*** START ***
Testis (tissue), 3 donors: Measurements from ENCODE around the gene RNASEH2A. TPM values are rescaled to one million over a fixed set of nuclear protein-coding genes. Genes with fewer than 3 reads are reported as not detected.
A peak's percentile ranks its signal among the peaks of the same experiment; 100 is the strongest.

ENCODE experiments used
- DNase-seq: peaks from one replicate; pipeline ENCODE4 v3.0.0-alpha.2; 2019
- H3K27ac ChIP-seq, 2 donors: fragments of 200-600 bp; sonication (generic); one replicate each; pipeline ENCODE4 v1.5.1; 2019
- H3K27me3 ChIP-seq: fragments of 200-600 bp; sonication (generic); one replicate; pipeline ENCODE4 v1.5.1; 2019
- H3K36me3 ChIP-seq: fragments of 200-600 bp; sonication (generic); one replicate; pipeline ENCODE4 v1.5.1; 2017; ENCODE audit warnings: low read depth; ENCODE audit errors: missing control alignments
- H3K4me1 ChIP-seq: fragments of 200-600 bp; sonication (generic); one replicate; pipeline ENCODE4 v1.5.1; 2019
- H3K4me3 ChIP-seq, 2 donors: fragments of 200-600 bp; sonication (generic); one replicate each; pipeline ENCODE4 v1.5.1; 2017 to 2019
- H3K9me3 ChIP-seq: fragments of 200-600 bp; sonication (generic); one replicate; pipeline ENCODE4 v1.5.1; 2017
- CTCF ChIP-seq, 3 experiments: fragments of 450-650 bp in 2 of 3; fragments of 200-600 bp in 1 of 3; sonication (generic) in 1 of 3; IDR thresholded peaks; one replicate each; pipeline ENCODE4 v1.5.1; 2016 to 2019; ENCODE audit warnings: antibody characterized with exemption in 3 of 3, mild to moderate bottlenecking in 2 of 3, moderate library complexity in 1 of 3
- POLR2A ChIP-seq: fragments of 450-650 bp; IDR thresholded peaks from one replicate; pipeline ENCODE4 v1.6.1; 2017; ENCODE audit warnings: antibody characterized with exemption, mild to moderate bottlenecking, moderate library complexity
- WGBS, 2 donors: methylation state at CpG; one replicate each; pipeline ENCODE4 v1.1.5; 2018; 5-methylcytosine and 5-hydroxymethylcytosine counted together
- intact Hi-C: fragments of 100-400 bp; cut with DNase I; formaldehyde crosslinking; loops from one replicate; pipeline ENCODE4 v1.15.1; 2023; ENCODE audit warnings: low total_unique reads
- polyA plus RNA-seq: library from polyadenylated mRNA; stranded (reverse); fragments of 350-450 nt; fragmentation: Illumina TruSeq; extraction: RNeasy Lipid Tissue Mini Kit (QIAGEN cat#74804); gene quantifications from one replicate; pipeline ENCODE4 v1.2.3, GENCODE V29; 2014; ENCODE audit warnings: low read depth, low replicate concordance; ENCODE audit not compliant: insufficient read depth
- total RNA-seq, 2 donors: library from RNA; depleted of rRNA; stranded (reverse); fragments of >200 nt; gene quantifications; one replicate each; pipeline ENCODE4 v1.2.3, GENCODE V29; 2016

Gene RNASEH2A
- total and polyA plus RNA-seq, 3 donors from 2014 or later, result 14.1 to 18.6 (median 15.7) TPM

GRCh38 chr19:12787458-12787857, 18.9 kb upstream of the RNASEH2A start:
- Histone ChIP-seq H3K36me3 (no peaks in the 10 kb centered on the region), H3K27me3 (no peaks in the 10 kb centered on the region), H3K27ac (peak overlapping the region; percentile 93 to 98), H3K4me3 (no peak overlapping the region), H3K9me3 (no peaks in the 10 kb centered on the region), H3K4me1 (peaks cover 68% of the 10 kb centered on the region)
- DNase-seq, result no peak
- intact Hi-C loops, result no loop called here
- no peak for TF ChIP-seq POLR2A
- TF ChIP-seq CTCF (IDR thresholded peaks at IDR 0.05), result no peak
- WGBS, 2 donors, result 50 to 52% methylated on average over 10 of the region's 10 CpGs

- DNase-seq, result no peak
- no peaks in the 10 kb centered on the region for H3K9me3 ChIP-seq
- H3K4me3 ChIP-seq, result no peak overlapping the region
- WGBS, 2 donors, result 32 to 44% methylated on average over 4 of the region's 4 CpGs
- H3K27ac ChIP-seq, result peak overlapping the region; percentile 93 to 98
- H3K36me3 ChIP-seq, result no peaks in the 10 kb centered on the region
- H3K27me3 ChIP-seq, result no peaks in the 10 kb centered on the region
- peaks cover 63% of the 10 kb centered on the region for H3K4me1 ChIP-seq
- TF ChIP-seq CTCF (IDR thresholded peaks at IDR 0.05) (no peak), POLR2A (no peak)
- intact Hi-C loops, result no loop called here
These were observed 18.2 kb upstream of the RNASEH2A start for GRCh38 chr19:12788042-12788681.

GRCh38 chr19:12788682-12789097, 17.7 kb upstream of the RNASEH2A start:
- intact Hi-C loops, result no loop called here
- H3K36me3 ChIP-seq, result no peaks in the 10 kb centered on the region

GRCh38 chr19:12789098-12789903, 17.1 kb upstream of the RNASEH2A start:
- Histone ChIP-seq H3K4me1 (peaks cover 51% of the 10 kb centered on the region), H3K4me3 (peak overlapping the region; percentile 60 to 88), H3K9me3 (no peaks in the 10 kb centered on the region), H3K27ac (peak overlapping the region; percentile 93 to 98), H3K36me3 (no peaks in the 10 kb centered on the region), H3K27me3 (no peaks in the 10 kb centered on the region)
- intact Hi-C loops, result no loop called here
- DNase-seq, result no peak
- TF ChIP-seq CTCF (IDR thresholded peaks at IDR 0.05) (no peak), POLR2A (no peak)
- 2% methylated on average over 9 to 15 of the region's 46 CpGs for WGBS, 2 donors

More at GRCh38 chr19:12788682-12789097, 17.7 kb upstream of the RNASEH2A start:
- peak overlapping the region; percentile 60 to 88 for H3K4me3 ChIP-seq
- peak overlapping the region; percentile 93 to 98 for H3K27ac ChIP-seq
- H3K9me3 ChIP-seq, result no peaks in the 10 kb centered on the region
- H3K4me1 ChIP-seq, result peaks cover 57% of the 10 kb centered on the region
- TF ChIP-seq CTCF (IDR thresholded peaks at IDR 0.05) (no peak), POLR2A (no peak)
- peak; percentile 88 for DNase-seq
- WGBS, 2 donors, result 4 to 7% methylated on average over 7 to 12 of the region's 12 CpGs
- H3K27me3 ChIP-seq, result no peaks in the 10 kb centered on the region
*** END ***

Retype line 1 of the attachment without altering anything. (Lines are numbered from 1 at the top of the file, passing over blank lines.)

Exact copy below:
Testis (tissue), 3 donors: Measurements from ENCODE around the gene RNASEH2A. TPM values are rescaled to one million over a fixed set of nuclear protein-coding genes. Genes with fewer than 3 reads are reported as not detected.